In general, all humanistic moral theories start at the same point: man’s autonomy. But each moral position derives its authority from different sources. The cultural relativist, for example, defines his moral standards from the majority opinion of a given society, while the egoist defines morality based upon his own emotions and opinions. What is important now is that we understand the foundational problem with all humanistic worldviews: the denial of God’s authority and the claiming of man’s authority, in one way or another. It is meaningless to discuss the humanist’s initial appeal for his moral framework, when he has made himself the god of his own system. For such a system is internally inconsistent and must collapse. The person who starts first with man’s autonomy in an attempt to build an ethical system has failed before the trigger can be pulled. The reader must understand that before refuting such a system, the humanist has already shot himself in the foot by denying the Triune God. In doing so, they have sought to do the impossible: to account for morality without the eternal lawgiver. Dr. R.J. Rushdoony said, “When we turn to non-Christian thought, we find that all the various systems have in common a conception of existence as it is today as being normal. There is a denial of the biblical concept of original righteousness, of created character, and of the fall. There is a denial also of any ethical ideal given by a self-sufficient God by means of which all systems of ethics must be judged. Behind this denial lies a radical hostility to God.” All humanistic systems seek first to suppress the reality of God’s world by denying their own nature and the existence of the eternal God. Such a system cannot build a comprehensive moral theory.
Cultural relativism is perhaps the most common secular moral theory. The cultural relativist would argue that any discussion of morality is inherently subjective. He argues that each society, community or collective defines their own moral standards for themselves and that any ethical commitment is just as valid as any other society’s ethical commitments. Morality then, for the cultural relativist, is derived solely from man and his culture, not from any deity or universal ideal.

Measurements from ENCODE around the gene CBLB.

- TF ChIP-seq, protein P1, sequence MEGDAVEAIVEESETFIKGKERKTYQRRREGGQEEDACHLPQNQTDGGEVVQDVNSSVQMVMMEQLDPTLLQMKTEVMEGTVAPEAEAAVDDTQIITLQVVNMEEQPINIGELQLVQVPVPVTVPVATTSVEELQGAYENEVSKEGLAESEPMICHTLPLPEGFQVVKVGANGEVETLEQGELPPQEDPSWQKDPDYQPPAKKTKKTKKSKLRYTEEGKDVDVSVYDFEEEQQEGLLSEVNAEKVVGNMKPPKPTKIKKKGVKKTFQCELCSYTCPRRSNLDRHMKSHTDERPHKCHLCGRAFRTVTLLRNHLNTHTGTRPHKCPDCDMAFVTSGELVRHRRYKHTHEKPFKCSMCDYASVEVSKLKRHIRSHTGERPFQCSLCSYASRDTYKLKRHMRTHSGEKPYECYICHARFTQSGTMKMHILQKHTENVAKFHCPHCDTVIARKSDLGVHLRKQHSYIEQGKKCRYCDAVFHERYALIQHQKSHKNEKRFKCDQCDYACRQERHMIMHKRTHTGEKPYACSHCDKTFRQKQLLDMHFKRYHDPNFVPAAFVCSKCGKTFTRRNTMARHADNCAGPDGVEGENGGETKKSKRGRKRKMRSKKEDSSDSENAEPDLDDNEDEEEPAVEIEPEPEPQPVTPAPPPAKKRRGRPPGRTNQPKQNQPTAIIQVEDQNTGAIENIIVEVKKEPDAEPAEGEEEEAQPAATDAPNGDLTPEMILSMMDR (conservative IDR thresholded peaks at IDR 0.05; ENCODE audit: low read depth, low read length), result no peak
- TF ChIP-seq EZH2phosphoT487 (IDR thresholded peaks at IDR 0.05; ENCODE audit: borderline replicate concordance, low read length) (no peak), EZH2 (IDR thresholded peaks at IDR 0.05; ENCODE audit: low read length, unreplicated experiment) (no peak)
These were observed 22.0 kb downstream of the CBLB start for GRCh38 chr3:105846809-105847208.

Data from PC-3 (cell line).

Cultural relativism fails in three main ways:
If it is true that every ethical stance is as equally valid as any other ethical stance, then the position that NOT every ethical stance is as equally valid as other ethical stances would also be as equally valid. To put that in simpler terms, the claim “all truth is relative” is itself an absolute statement. The statement “all ethical positions are relative to one’s society” is itself an absolute ethical claim. Ergo not everything can be relative if the fundamental claim for relativism is an absolute claim.
2. The Immorality of Social Reform
If what is right and wrong, just and unjust, moral and immoral is dependent solely on the decree of a particular society, then any stance rising up against the current social law is immoral. To put it bluntly, any form of social reform is by definition immoral given cultural relativism. It is truly absurd to think the Civil Rights Act of 1964 was immoral, the Emancipation Proclamation was immoral, all the while affirming Hitler’s Nazi Germany as a just and moral nation. The liberal left in the United States that is quick to take a stand and protest for “women’s reproductive rights” and “LGBT rights” are by their own standard immoral.